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Mosquitoes capable of carrying the Zika Virus discovered for the first time in Stanislaus County

Traps in a Modesto neighborhood captured two of the mosquitoes.

MODESTO, California — Two aedes aegypti mosquitoes are now held in containers at the East Side Mosquito Abatement District Headquarters in Modesto.

"Not a major surprise that they are here because the population takes awhile to build up to a number where we can catch them in our traps," said Dr. Wakoli Wekesa, who is the new manager of the East Side Mosquito Abatement District.

He has 30 years of studying mosquitoes across California, having worked in other mosquito control districts.

He says the aedes egypti mosquito has been found in California for years and has been steadily progressing its way northward from Southern California.


Modesto is now the furthest north the insect has been discovered.

The mosquitoes were initially found in traps in a neighborhood near Lakewood Avenue and Scenic Drive on July 25th and then again on July 31st.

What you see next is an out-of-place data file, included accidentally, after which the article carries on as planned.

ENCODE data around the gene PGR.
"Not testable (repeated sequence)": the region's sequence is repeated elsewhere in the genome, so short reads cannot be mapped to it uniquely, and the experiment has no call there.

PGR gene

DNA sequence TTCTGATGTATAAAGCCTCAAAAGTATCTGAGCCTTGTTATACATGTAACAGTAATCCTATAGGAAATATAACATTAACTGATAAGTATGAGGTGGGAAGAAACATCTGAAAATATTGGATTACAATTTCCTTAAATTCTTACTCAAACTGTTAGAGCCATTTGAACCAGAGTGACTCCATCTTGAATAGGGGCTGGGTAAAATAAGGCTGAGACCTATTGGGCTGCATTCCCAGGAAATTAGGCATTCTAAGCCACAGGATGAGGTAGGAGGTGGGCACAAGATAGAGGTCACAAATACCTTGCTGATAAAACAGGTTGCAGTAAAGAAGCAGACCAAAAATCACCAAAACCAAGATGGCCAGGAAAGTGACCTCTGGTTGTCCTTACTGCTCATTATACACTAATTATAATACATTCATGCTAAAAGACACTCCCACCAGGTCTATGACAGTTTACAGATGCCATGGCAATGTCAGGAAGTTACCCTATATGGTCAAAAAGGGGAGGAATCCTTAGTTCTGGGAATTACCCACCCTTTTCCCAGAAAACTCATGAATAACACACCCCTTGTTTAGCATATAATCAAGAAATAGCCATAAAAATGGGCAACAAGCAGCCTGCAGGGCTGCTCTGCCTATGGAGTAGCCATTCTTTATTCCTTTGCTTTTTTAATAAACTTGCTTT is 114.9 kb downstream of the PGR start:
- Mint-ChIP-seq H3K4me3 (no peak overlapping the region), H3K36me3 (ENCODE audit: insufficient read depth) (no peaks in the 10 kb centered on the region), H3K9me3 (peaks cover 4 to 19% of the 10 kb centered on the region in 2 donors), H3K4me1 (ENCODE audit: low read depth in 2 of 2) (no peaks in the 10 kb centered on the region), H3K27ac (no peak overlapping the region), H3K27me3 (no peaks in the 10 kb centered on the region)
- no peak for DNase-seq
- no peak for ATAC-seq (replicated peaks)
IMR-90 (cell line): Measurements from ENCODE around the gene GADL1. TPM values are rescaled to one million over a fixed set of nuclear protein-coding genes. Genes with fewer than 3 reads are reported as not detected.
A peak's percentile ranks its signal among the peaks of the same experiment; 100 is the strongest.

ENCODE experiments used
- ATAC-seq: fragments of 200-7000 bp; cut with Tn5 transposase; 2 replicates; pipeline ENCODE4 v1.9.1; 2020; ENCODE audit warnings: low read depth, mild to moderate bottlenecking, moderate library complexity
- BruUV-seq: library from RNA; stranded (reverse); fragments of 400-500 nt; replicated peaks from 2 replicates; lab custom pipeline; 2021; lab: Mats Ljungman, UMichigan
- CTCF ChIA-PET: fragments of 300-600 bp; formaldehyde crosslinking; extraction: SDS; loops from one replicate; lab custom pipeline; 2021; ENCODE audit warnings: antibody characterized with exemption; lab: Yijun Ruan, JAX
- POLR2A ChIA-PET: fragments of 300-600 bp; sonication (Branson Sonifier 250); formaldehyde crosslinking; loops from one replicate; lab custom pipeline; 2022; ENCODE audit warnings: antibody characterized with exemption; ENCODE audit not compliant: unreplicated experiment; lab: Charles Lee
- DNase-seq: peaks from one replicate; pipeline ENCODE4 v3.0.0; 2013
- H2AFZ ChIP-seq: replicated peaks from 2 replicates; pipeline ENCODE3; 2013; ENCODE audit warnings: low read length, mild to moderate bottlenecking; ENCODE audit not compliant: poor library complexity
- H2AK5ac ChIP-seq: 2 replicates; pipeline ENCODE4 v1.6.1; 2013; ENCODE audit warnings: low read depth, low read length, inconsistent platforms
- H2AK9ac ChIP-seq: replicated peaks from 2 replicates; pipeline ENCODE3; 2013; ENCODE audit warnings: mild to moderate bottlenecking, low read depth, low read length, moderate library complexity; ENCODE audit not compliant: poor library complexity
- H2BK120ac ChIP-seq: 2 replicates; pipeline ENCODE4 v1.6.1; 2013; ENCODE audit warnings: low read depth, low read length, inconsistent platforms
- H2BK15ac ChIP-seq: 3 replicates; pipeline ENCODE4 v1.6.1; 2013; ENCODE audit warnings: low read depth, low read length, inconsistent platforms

The traps were just over 100 yards apart which Dr. Wekesa says translates into an established breeding population in the community equaling to thousands of aedes aegypti mosquitoes.

These mosquitoes are capable of carrying the potentially deadly Zika virus that can cause paralysis and birth defects in babies. It can also carry the dengue and chikungunya viruses.

So far, the Zika virus has not been discovered in California.

But, if it does end up here, it can easily spread.

"For this virus, it would have to be a female mosquito biting on a person who is infected, that is infectious. That mosquito incubating the disease for several days, five to seven days, and then being able to bite on somebody else and infect that person," said Wekesa.

Kathleen Prouty lives in the neighborhood where the mosquitoes were discovered. She works out using her swim spa daily and is very concerned.

"I would like to know basically what the steps are that are going to be taken to prevent this or to be just equipped to deal with it should it actually become a problem," said Prouty.

Right now, the mosquito abatement district has sprayed pesticide in the neighborhood once and plans to spray two more times.

The best advice for keep away the mosquitoes might be getting rid of containers.

RELATED: Spring can mean more pesky mosquitoes. Here's how to keep that problem a small one.

"This mosquito breeds in something as small as a bottle top, bird bath, any container you have in your yard. Think of it in that way. Your sprinklers run water which accumulates in any small crevice or cracks within your yard," said Wekesa.

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